I followed the standards that the Geological Survey of Norway has for maps of areas in front of glaciers, so that the map can be read and understood by other glacier detectives.

To the left is a composite picture of the scanning of the fjord bottom and the flight image from 2009. To the right, the completed geomorphological map, with all glacier tracks included.

Evidence material 3: To the left is a composite picture of the scanning of the fjord bottom and the flight image from 2009. To the right, the completed geomorphological map, with all glacier tracks included.

To check that the digital map matched with reality, I planned a field inspection to Nordenskiöldbreen in August 2014.

In Svalbard, one must first seek permission from the Governor of Svalbard to go on fieldwork, bring all the food and equipment needed for the whole period and keep in mind that polar bears can show up everywhere – therefore you must always go with others into the field and bring rifles, signal guns and trip wire. Fortunately, two other glacier detectives wanted to join me.

For 10 days in August 2014 we investigated the landscape, checked the map, photographed landforms, kept polar bear watch and selected a pair of the oblong, low ridges and dug cross sections. Here we found various layers of sediments and mussel shells in the layers. This was suspicious since it was 25 meters above sea level and 400 meters from the current coastline.
After we returned we dated some of the shell fragments – and they turned out to be around 10,000 years old!

The south side of Adolfbukta was investigated in 2015 and the map was completed in autumn 2015.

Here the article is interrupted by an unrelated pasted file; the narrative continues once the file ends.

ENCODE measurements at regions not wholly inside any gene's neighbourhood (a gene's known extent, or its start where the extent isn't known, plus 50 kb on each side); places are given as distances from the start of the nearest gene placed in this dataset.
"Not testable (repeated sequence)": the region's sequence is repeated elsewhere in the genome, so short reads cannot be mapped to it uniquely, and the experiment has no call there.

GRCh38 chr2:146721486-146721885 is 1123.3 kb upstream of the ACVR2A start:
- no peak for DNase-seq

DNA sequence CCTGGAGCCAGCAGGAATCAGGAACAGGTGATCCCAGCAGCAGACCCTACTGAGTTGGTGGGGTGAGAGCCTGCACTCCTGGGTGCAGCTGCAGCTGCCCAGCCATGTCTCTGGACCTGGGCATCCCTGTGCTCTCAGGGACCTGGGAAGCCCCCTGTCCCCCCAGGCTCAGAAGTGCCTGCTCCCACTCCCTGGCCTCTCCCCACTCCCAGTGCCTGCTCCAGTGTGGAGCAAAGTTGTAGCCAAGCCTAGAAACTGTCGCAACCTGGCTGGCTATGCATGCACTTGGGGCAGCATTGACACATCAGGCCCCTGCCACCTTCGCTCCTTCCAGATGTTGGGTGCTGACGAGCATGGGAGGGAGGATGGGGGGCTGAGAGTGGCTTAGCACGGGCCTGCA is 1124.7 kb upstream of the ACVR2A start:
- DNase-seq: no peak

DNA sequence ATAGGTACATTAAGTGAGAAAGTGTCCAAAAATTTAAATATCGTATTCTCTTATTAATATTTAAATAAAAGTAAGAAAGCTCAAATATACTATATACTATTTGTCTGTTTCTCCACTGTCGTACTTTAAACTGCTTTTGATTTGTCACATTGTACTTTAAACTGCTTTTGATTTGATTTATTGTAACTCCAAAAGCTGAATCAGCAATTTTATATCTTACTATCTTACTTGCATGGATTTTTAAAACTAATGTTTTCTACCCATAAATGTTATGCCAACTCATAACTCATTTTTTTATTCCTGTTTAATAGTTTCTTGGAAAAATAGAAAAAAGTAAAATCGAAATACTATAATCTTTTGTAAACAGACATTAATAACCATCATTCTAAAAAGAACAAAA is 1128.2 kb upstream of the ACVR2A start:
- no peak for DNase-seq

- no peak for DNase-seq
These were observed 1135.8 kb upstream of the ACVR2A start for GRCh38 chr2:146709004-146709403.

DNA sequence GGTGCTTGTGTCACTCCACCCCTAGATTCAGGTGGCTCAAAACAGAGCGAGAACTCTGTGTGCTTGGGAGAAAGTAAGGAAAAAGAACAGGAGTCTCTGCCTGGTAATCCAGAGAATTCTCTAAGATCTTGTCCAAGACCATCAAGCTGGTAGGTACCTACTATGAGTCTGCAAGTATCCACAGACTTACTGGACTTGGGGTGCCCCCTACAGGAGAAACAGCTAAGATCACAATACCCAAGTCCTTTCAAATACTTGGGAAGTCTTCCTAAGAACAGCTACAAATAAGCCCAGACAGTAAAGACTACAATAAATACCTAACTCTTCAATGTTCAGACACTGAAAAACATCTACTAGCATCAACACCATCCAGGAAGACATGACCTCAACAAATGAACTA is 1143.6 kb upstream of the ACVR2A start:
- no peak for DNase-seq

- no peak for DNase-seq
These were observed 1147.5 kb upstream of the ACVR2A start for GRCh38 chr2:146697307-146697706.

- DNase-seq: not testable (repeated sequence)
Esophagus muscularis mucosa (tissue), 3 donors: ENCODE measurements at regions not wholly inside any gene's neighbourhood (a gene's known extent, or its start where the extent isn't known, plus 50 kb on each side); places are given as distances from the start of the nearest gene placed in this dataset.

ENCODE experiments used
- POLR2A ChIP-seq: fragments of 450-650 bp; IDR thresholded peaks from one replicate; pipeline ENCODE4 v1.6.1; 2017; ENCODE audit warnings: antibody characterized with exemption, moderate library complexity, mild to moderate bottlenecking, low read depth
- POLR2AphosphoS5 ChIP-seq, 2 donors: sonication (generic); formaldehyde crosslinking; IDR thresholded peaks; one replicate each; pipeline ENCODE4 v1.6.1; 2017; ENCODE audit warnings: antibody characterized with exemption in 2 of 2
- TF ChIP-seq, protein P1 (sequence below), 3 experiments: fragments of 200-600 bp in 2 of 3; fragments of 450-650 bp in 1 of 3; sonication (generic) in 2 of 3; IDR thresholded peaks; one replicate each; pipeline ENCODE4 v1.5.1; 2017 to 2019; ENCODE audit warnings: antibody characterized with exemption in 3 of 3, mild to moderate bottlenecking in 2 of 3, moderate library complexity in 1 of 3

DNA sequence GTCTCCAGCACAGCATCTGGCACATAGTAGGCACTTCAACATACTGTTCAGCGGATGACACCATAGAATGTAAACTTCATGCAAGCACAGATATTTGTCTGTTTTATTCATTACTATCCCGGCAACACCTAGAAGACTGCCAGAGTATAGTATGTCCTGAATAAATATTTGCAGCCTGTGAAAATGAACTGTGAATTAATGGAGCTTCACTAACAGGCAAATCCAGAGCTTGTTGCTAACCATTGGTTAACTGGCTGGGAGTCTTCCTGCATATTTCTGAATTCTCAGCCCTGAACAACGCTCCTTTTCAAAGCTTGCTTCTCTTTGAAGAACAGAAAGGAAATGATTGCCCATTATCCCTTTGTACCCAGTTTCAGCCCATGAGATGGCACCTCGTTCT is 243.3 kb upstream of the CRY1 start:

Collage: Photo documentation of the landscape (top), the oblong stripes in the landscape are seen clearly. Bottom left: Digging a cross section in the low ridges. Bottom right: Shell fragment found in one cross section.

Evidence material 4: Photo documentation of the landscape (top), the oblong stripes in the landscape are seen clearly. Bottom left: Digging a cross section in the low ridges. Bottom right: Shell fragment found in one cross section. Photo: Nina Friis.

Conclusion
The stripes in the landscape originate from the time the ice moved forward, and the various sediment layers tell us that the ice has been moving forwards several times since the end of the last ice age. The mussel shell tells us that about 10,000 years ago, there was a higher sea level and that the glacier front was farther back than it is today.

This corresponds to the fact that 10,000 years ago it was the hottest climate in modern geological times due to maximum solar radiation – a result of small changes in the Earth’s path around the Sun and the slope of the Earth axis.

From 1896 to 2015, the Nordenskiöldbreen has withdrawn 2.3 – 3.5 kilometres!

The shape of the 28 glacier frontlines indicates that the ice withdraws faster when it has water underneath it. The glacier is therefore very sensitive to sea level increases and temperature changes in the water. Many other glaciers in Svalbard, like the Nordenskiöldbreen, also have a combined front and have behaved in the same way.

The map produced during this detective assignment can be used as a background for future explorations of landscape changes as a result of global warming.

End of report.
The glacier detective 18.04.2017.